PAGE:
Photo: Baltimore Oriole
Despite relatively low capture totals in the week from August 28 to September 3, the songbird banding crew had some excitement in the form of unusual western birds on back-to-back days: A Rufous Hummingbird on the 29th, and a Bell’s Vireo on the 30th.
While Rufous Hummingbirds have become rare but regular visitors to the East Coast in recent years, it was certainly exciting to capture this hatching-year male in our mist nets. For an extra bonus, David La Puma was volunteering at the station that morning. He was able to band it with the special authorization he has to band hummingbirds under NJ Audubon/CMBO’s station permit. This was actually one of two Rufous Hummingbirds found in Cape May County at the end of the week, with the other being an adult female at a private residence that David was also able to band. So be sure to keep an eye out on your hummingbird feeders throughout migration—you never know if one with a splash of orange color will show up.
After the surprise of the hummingbird on Thursday, we certainly weren’t expecting another rarity on Friday. Then toward the end of what had been an otherwise slow morning, we came across a hatching-year Bell’s Vireo in the nets, apparently only the 11th record of this species in the area. Bell’s Vireos seem to be increasing in number along the East Coast during fall migration, with a number of records at banding stations in the Carolinas in recent years. It is likely that they occur fairly regularly, but can be overlooked due to their drab plumage and somewhat secretive behavior.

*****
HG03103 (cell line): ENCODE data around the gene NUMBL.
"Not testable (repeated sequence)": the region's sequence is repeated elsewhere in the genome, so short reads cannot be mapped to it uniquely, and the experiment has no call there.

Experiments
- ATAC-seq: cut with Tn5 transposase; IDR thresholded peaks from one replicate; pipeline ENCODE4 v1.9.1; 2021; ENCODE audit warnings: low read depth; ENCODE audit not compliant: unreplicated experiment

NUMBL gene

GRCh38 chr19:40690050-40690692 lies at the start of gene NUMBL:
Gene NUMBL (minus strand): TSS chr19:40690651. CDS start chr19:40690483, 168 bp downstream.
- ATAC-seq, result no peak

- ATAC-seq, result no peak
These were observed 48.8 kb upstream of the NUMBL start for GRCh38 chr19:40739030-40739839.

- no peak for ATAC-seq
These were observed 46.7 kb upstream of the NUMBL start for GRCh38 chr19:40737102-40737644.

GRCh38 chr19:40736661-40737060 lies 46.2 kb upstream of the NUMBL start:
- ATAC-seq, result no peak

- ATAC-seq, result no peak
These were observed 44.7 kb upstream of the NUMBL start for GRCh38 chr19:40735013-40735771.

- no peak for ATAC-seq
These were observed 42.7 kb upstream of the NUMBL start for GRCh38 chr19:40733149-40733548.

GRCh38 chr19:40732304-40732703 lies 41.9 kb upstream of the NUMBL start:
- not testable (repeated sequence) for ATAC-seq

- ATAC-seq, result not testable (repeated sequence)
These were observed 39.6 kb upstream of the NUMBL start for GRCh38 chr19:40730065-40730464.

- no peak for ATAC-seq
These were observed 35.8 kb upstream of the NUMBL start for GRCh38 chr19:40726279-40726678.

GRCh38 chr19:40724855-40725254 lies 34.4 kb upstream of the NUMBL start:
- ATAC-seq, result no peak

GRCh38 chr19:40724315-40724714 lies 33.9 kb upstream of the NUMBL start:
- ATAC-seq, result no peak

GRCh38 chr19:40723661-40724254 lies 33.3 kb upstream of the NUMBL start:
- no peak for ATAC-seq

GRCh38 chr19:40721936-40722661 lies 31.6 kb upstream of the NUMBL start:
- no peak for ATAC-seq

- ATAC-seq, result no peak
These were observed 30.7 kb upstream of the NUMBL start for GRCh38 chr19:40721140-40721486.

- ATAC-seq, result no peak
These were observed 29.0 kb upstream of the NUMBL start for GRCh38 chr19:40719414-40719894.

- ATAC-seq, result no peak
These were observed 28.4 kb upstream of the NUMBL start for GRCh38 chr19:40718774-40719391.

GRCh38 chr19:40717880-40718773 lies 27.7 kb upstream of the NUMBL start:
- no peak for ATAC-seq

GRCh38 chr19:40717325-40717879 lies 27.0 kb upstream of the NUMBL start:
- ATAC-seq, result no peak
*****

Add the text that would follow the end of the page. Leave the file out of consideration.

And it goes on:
For the week, we captured 203 birds of 29 species. This brings the season total to 706 captures of 38 species. This was also the first week where Ruby-throated Hummingbirds weren’t the most commonly captured species, as three species of warbler were around in greater number. So, while we may still seem to be in the doldrums of late summer, things are slowly beginning to change.
|“Traill’s” Flycatcher (Alder/Willow)||5|
|Great Crested Flycatcher||1|